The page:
Author /Editor: Luis Ferrer, Nagore Zaldua-Mendizabal, Andrea del Campo, Javier Franco, Julien Mader, Unai Cotano, Adolfo Uriarte and José Antonio Aranda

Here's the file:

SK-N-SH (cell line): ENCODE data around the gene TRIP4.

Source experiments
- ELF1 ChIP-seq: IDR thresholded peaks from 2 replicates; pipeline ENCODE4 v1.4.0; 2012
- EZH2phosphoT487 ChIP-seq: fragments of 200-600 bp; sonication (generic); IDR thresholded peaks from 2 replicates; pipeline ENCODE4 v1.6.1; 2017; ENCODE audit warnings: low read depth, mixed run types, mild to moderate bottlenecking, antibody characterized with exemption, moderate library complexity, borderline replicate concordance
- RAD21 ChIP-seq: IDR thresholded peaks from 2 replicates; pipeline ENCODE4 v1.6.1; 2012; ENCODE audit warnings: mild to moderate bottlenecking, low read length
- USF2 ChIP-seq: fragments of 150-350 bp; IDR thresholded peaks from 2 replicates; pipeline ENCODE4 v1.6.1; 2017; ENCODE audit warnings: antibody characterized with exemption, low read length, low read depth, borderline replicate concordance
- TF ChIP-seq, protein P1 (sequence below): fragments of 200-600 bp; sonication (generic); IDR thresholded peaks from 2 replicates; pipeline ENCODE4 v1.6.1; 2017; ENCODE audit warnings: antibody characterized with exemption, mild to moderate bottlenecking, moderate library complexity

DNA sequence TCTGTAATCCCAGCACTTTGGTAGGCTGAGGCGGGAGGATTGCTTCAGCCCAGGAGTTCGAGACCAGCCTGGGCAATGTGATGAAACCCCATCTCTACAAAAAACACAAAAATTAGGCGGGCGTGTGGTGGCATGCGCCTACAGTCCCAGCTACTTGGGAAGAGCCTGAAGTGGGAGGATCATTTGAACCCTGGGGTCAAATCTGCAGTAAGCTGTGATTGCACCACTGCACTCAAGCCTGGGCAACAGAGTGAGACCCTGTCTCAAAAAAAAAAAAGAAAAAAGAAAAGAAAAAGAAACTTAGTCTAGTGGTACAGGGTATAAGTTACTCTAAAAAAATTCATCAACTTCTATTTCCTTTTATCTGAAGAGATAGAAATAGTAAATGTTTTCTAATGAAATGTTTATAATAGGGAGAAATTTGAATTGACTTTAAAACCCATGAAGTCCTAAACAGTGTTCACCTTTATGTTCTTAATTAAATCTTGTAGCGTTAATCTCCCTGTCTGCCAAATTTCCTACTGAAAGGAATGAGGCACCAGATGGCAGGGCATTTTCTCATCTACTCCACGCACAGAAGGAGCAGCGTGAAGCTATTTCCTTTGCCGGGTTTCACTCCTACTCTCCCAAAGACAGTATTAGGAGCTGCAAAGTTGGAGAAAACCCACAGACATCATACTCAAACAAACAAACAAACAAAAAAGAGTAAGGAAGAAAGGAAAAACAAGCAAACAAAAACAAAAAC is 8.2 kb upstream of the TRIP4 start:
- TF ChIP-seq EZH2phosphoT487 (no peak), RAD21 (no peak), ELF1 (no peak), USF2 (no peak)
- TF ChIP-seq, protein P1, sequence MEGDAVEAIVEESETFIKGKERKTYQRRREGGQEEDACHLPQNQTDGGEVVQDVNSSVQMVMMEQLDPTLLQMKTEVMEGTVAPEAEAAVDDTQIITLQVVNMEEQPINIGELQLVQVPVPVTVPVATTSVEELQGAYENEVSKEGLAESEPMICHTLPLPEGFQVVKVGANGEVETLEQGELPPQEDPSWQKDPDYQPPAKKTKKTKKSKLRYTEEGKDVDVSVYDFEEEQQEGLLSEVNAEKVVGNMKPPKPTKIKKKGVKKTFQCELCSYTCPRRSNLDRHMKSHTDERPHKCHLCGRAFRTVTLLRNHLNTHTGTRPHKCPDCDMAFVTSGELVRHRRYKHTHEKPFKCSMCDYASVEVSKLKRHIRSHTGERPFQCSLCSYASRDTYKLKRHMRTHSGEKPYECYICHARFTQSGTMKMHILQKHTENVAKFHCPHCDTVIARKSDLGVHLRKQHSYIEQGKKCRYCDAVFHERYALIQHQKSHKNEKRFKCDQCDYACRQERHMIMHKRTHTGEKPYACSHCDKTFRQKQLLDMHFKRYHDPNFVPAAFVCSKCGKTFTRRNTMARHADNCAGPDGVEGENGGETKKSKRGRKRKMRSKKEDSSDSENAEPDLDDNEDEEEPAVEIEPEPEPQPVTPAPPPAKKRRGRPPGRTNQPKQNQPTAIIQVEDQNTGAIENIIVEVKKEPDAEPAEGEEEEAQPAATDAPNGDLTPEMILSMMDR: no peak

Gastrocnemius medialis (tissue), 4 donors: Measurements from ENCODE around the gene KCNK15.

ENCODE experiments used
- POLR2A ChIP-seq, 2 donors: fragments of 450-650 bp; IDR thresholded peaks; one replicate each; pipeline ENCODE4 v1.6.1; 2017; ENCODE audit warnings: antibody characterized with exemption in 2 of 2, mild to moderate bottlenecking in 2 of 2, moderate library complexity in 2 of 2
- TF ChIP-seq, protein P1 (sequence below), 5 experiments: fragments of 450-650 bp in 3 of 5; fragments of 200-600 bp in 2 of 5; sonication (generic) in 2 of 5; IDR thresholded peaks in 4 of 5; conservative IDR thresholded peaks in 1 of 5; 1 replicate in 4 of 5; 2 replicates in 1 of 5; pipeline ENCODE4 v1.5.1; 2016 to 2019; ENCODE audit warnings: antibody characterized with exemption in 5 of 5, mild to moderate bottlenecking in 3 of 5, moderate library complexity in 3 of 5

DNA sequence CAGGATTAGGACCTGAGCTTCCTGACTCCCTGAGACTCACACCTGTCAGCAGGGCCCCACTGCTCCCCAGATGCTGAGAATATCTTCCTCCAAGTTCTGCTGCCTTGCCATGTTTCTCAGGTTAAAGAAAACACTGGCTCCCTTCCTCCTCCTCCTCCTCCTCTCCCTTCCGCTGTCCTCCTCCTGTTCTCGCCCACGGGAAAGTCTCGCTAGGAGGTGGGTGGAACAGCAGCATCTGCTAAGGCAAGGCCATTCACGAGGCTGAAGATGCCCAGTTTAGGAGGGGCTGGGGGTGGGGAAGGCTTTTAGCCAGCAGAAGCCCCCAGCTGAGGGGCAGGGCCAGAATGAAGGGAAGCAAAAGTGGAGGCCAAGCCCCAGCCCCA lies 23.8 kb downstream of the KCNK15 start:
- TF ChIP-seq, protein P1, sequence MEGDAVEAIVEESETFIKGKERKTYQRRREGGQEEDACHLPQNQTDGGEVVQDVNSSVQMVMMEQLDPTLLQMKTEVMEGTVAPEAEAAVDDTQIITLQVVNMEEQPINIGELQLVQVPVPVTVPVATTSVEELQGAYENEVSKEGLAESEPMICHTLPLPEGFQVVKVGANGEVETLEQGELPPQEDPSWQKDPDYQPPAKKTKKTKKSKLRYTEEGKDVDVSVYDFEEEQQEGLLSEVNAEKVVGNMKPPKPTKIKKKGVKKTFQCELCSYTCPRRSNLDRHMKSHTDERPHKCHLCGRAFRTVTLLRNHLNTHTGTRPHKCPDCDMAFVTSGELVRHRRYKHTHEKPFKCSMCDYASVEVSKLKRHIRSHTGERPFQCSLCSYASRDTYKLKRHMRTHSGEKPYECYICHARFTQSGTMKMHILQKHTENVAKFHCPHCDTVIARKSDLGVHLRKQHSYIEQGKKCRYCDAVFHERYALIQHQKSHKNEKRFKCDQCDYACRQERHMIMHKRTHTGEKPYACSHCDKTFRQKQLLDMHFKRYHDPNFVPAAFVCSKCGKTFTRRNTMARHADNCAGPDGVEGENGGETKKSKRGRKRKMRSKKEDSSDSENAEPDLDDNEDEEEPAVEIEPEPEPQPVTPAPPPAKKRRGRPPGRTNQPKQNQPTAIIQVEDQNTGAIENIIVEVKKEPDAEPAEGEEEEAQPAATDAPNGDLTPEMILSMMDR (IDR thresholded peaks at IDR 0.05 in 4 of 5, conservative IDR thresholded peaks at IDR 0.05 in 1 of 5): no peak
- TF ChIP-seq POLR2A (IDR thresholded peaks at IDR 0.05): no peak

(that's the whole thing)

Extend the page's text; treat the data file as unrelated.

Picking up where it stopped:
Content: Physalia physalis, commonly known as the Portuguese man-of-war, is a colonial organism (cnidarian), greatly feared for the severity of its stings, that consists of a gas-filled sail-like float on top and a suspended part formed by specialized polyps and long defending and hunting tentacles. This paper describes the operational protocol established during the summer in the southeastern Bay of Biscay (and especially along the Basque Country coast) for its sighting and tracking. This action protocol combines the cooperation among several civil society stakeholders, including fishermen (from Spain and France), with the results of ocean and atmosphere circulation models. In this case, hourly sea surface currents and winds obtained with the ROMS (Regional Ocean Modeling System) and WRF (Weather Research and Forecasting) models, respectively, are used in a Lagrangian particle-tracking model to estimate the drifting of Portuguese men-of-war and their impact on the most popular beaches of the Basque Country.